John Hunter - REL
Among the speakers we can distinguish some types made for specific applications, such as center channels, wireless active speakers or subwoofers. Each has its place in a stereo or home theater, but their makers rarely focus on a particular type of speaker. Manufacturers try to satisfy every customer and offer everything, including these very specific products. There are several specialized factories among which subwoofer specialists tend to be the strongest group. REL was founded in 1990 by Richard Edmund Lord.
However, the company we know was born in 2005, when John Hunter and Donald Brody joined the business. They redefined the objectives facing REL and implemented them step by step. We asked John Hunter a couple of questions to explain the complex world of subwoofers.
Can you please tell us something about yourself and your work at REL? How did it start, and how's it going now?
I have been designing REL's products for over a decade now. Before that, I owned one of the finest distributors in the audio world at the time, Sumiko. I have 23 years of experience working with some of the best speaker designers in Europe, particularly Franco Serblin who founded and created the magic of the original Sonus Faber, taught me so much about design and development. My work has focussed on several key elements - creating faster sounding, more dynamic products by carefully reducing the moving mass of the driver. Increasing output by as much as 10 dB (perceptibly tripling the max output) through dramatic upgrading of drivers and amplifiers. Creating crossover filters that are some 2-3 times faster than a decade ago and, hopefully, making products that are much more beautiful and better finished than anything we offered previously. We always remain hungry and are always looking for ways to improve our products. Things are going very well as we have doubled the size of the company in the past 3 years and have upgraded several aspects of our company including engineering and customer service. We are committed to becoming the best audio company in the world.
When you have a stereo or home cinema system with floorstanding speakers or monitors, their frequency response will probably start at around 40-60 Hz - according to their manufacturers - which is quite nice. Some people may ask if it's worth fighting for to get to these 20 Hz acknowledged to be the limit of our perception. So is it?
Good question. I find people who have never heard a REL don't understand what we do, principally because we are lumped in together with other companies offering a category broadly called a "subwoofer". Let me state categorically, I hate subwoofers. Yet I love REL and what they do for music and cinema (it is the very reason we bought the company). Nothing else in audio improves a good system like a REL. Please understand that bass per se, is not what I hear when I hear a REL properly integrated into a good system. I hear balance, transparency, focus, precision and greatly improved soundstaging. Nothing else makes as big an improvement to an already good system as the appropriate REL. If a REL were, for example, a high end audio cables (something most audio and music lovers readily endorse), reviewers would be fighting over superlatives because the improvements we produce are massive, while most cables offer very good value early on. After that cables offer relatively incremental changes. Our subwoofers, on the other hand, produce shocking improvements, often for far less money than yet another cable upgrade. The importance of producing structural bass down into the upper 20's (something even a relatively affordable REL can supply) is profound as it restores the natural balance of music and produces a foundation under the music. Listen to a REL, you will hear the concert hall, room, bar, cathedral, recording studio present and with it, the proper context and acoustic scale.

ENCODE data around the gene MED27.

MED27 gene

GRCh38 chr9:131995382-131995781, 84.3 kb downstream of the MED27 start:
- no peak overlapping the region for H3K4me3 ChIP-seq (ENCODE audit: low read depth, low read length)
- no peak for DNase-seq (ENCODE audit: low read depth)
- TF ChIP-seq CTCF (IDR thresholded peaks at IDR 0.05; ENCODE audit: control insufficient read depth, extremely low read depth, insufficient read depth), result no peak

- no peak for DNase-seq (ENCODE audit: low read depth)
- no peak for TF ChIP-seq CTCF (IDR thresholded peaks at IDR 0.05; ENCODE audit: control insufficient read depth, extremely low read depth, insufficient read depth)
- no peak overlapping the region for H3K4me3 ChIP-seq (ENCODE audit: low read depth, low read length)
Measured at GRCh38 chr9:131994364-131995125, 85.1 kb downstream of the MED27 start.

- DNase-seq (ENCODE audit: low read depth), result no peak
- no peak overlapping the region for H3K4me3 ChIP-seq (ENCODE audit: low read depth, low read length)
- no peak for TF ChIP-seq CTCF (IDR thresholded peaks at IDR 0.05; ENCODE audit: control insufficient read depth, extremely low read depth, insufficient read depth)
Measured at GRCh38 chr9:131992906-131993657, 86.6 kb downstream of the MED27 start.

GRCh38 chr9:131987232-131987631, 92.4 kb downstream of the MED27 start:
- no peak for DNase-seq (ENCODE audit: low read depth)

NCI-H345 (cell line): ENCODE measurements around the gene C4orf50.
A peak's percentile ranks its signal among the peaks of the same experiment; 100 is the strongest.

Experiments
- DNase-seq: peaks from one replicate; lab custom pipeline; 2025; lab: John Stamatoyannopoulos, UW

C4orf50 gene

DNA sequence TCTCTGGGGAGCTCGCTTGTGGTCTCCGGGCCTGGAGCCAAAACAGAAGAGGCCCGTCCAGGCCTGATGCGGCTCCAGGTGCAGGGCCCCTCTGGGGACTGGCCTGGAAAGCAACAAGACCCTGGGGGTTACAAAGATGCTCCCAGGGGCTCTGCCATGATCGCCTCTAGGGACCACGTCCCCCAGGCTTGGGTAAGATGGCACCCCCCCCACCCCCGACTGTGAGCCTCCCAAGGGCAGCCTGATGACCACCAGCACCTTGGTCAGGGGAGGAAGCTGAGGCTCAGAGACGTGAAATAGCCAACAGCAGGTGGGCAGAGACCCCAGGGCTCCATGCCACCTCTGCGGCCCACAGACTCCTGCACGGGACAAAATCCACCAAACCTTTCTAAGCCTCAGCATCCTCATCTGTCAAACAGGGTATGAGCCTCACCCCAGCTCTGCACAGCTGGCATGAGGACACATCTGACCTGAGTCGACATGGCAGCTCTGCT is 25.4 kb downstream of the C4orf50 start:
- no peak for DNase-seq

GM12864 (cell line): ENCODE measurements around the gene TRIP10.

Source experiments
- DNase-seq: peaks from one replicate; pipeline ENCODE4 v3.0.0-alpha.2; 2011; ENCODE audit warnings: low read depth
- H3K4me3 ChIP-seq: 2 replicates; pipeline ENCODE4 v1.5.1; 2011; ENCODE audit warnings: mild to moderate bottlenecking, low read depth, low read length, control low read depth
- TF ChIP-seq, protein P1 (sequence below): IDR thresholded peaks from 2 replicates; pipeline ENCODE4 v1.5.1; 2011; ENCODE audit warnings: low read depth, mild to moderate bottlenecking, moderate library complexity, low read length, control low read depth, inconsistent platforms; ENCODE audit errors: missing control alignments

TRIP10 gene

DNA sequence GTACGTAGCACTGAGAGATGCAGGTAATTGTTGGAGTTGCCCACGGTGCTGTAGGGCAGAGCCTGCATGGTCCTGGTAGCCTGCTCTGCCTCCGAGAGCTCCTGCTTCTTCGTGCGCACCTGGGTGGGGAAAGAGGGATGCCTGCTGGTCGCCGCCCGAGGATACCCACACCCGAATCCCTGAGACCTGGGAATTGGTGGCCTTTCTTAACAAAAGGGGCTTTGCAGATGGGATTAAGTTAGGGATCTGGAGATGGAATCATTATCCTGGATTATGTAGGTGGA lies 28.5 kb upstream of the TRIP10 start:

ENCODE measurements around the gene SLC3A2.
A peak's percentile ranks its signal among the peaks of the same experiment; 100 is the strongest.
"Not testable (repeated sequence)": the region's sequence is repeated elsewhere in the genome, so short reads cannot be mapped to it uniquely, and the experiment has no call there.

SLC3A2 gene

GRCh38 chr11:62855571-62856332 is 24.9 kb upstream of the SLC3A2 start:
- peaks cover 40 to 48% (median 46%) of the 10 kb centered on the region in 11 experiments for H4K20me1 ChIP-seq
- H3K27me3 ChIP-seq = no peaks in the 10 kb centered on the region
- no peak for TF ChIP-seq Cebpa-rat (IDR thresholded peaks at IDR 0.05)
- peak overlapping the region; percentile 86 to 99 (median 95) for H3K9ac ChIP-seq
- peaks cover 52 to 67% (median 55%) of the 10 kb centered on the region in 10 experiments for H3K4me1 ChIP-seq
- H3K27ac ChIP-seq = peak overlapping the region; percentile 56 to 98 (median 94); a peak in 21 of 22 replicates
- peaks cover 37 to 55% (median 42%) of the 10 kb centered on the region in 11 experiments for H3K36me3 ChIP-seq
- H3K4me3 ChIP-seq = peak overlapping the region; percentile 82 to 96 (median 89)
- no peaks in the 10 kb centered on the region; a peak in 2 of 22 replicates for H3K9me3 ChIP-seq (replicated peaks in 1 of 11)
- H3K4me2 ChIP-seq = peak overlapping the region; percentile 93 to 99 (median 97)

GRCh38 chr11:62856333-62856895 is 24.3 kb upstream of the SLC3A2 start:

There are only several companies in the world specializing in subwoofers. Is it a difficult art to build them? Or maybe there's not much space for such specialized gear on the market?
Another great question. Much of what we see out there is not very impressive. Let me dispel a myth that is running around Europe that REL builds Sumiko's subs. We have nothing to do with these, they are simply a vague attempt to copy our work). As you implied, great sub bass systems are very difficult to manufacture and design. Three of the hardest things to do well - drivers, amps and cabinets - we have to do all three perfectly and reliably under really terrible conditions. Basically, we have to be faster than the fastest speaker each model is likely to be paired with (or we will slow the system down), more dynamic and play louder than the best speaker in category (or we will compress the sound) and maintain perfect reliability - all packaged in relatively small, beautiful cabinet designs. Other than that, it is quite easy (laughs). There will always be a market for the best of anything. Nothing else is a REL.
Many manufacturers of loudspeakers include subwoofer in their catalogues to suit the 2.1 and home cinema systems, but don't have real experience with active speakers. Is it better to buy a completely different subwoofer even if all the other speakers are designed to work together?
Put simply, conventional speaker designers tend to relegate subwoofers to the afterthought category. This means that REL is almost always a better mate to a customer's main speakers than the same manufacturer's offering even though they come from different brands. Everything we do in engineering is to ensure our designs are transparent to the system which means they blend perfectly. But don't take our word for it, critics and reviewers all over the world have noted this unique quality for decades.
Can a subwoofer adapt to any stereo or home cinema system? How can we make sure that it will work with the speakers we already have?
Yes, but it is critical that the correct REL is chosen to support the main speakers. We guide customers all over the world and our guidance is based upon your system's scale, speed, and dynamics matched to the correct REL. We always guide based on perfect parameter matching and if you follow these, then the blend is perfect.
What elements determine the character of the sound in the lowest frequencies. Which are critical to achieve the best sound quality?
Most people, even speaker designers, give little thought to this. There are 3 areas of any bass transient and most subs only produce 1 of the 3. The first one is the initial impact - transient attack must be extremely fast and explosive. Most subs are so slow they blunt the attack, REL's seek to be faster than the main speaker. The second one is the body of the note. This is the main bloom of the note and most subs do OK but tend to boom through this. The third area is the decay of the note. REL's, because of their speed and transient abilities produce beautiful hall decay and the sense of air in music.
Some audiophiles say that improving the quality of low frequencies can actually improve the treble and vice versa. Does it really work like this or is it just our brains fooling us?